June 3, 2014
Walt Disney Pictures
I’ve always enjoyed the storytelling technique of literary revisionism. That is, looking at a well-known story from a new perspective and from a different character’s point of view. Similarly, I used to love a series of Marvel comics called “What if…?” What if Spider-Man became the Green Lantern? What if Iron Man battled the Fantastic Four? What if the Hulk weren’t quite so angry? That kind of thing. These literary devices allow the reader to revisit a well-worn tale or character, and see it anew, this time fuller and more fleshed out as a result of having traveled down a new path. One of the best examples of this, and surely one of the major influences on this week’s “Sleeping Beauty-esque” film, “Maleficent,” is “Wicked,” the novel by Gregory Maguire that tells the tale of Elphaba, the Wicked Witch of the West, and all the trials and tribulations she endured before the events of “The Wizard of Oz.” It’s fun, pretty dark, and razor sharp. I haven’t seen the musical, but from the look of it, it’s a completely different animal. The novel’s central premise is a kind of “sympathy for the devil,” a conceit shared with “Maleficent,” wherein the character who was originally the villain is now the hero. This may disturb some people, even annoy them to their core, but for me, as I said, it’s a heck of a lot of fun.
“Maleficent” begins some thirty or forty years before the events of “Sleeping Beauty.” A magical land called “the Moors,” teeming with fairies, boggins, gnomes, a walking trees, sits just adjacent to a neighboring kingdom of men. Naturally, the men don’t look too kindly toward their magical brethren, and before long a war breaks out. Maleficent, strongest of the fairies, full-size with huge feathered wings, craves peace, but will not allow the armies of men to cross her borders. Well, all but one, as it turns out. From her adolescence, Maleficent has harbored a secret friendship with a peasant boy named Stefan. The friendship gradually grew into something more, but the boy’s ambition and hunger for power lead him to leave Maleficent, breaking our fragile fairy’s heart in the process. And that’s not the worst of it. After a final, heartbreaking and, frankly, disturbing betrayal, Stefan manages to seize the throne of his kingdom, marrying the old king’s daughter and siring a daughter of his own. In an effort to soothe understandably sticky relations between the Moors and Stefan’s kingdom, three fairies (you’ll recognize them from the 1959 animated version) agree to come and gift the new child, Princess Aurora, with magical blessings. There’s another fairy, however, who also wants to bless the child. You probably know the rest. Pricking the finger on a spinning wheel, endless sleep, true love’s kiss, yada yada yada. Naturally, it doesn’t all turn out quite like you remember it.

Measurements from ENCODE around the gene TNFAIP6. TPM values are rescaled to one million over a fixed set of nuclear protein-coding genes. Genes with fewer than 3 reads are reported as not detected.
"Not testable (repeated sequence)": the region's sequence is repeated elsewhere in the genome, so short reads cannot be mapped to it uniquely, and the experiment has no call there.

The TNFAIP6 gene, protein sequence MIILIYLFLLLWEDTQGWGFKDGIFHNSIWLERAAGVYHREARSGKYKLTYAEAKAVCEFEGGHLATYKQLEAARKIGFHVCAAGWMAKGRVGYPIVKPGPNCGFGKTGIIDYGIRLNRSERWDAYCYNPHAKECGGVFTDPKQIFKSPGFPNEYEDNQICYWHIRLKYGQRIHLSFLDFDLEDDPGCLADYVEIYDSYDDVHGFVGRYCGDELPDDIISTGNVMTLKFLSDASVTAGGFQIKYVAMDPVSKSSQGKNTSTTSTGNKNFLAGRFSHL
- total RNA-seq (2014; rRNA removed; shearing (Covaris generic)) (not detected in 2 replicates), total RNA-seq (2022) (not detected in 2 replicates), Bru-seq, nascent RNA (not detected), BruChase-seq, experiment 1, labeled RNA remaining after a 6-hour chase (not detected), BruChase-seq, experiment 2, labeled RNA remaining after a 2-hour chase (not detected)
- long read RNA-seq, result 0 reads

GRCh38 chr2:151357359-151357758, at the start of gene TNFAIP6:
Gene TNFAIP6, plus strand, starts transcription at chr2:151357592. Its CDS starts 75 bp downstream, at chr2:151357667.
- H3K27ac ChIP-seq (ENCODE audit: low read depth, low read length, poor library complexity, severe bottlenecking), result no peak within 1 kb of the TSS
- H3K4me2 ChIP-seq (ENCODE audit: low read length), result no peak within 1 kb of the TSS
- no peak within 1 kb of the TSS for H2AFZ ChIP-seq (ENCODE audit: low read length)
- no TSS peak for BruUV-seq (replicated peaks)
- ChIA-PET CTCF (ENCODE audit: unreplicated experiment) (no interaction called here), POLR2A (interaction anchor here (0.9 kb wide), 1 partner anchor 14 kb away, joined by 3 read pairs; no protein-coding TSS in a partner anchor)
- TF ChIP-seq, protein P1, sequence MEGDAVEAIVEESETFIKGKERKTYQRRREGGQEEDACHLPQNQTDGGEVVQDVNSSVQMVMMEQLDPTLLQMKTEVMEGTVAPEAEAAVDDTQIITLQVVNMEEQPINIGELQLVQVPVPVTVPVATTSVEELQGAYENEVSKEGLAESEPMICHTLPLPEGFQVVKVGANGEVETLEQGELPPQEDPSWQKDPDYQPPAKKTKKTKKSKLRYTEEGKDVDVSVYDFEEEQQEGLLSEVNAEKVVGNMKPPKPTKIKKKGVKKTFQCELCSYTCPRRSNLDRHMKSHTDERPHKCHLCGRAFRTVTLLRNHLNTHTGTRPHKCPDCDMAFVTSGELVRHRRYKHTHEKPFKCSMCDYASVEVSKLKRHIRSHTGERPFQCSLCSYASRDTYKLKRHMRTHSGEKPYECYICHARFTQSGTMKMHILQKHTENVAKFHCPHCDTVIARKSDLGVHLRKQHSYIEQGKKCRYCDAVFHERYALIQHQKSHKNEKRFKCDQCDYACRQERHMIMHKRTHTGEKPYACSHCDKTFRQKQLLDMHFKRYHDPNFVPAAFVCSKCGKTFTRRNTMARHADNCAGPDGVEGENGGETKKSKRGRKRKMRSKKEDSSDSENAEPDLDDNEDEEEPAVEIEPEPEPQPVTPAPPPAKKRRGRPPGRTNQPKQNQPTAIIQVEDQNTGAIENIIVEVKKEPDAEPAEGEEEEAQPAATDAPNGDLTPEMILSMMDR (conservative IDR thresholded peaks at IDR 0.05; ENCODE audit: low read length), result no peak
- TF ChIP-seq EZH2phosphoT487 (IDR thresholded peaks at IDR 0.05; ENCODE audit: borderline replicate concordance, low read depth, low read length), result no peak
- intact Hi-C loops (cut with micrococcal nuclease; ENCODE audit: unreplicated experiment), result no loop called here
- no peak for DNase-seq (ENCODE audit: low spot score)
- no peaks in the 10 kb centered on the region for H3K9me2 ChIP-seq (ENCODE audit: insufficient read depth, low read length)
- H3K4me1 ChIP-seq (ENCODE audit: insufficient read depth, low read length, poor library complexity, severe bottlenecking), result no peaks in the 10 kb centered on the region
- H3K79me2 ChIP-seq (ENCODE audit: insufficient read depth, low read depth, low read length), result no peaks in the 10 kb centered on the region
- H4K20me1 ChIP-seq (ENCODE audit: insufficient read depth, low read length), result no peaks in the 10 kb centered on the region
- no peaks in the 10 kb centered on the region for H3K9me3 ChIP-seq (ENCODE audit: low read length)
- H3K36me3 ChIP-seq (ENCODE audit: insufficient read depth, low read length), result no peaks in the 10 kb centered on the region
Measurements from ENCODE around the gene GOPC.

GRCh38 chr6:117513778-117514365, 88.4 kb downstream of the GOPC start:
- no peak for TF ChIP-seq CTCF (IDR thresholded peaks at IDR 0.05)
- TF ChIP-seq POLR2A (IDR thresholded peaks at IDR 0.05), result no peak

I enjoyed “Maleficent” a lot more than I thought I would, though it definitely has some problems. The trailers made it look either overly dark or overly goofy, but I’m pleased to say that the tone was nicely in the middle. In fact, the look of the film was very nice, from the effects, to the costumes, to Angelina Jolie’s exquisitely crafted cheekbones. It was interesting how much of the original animated version was drawn upon for the film’s style. Maleficent herself looked great, but that could also be partly because Angelina Jolie has a kind of alien beauty about her. The three aforementioned fairies are obviously patterned after their animated counterparts, but here, instead of being sweet and quirky, the three are simply nitwits. I also liked the story, although, in this post-”Frozen” age, it’s pretty obvious how the whole thing’s going to turn out. One of the weak links was the dialogue, which is somewhat stilted and dull, though does retain the somewhat stodgy sense of old fairy tales. At least no one ever deigned to call our hero “Mal.” There are script problems, too. I know Stefan’s character, as a boy, is turned to the dark side, so to speak, but only because the voice-over narration tells us so. His character’s path is more like an acute triangle than an arc.
This is not the case with Maleficent, however, who is well written, as well as well acted by Jolie. She’s, naturally, the star of her own movie, and she definitely carries it. Unlike the manic “Alice & Wonderland” or the grating “Oz the Great and Powerful,” this modern retelling strikes a nice balance, taking itself just seriously enough without overdoing it, putting the audience to sleep in the process.
“Maleficent” is rated PG for fantasy movie scares and violence. It’s pretty tame, but parents may want to think twice about bringing the very small ones.
Chris Jenness is a freelance graphic designer, artist and movie buff who lives in Nikiski.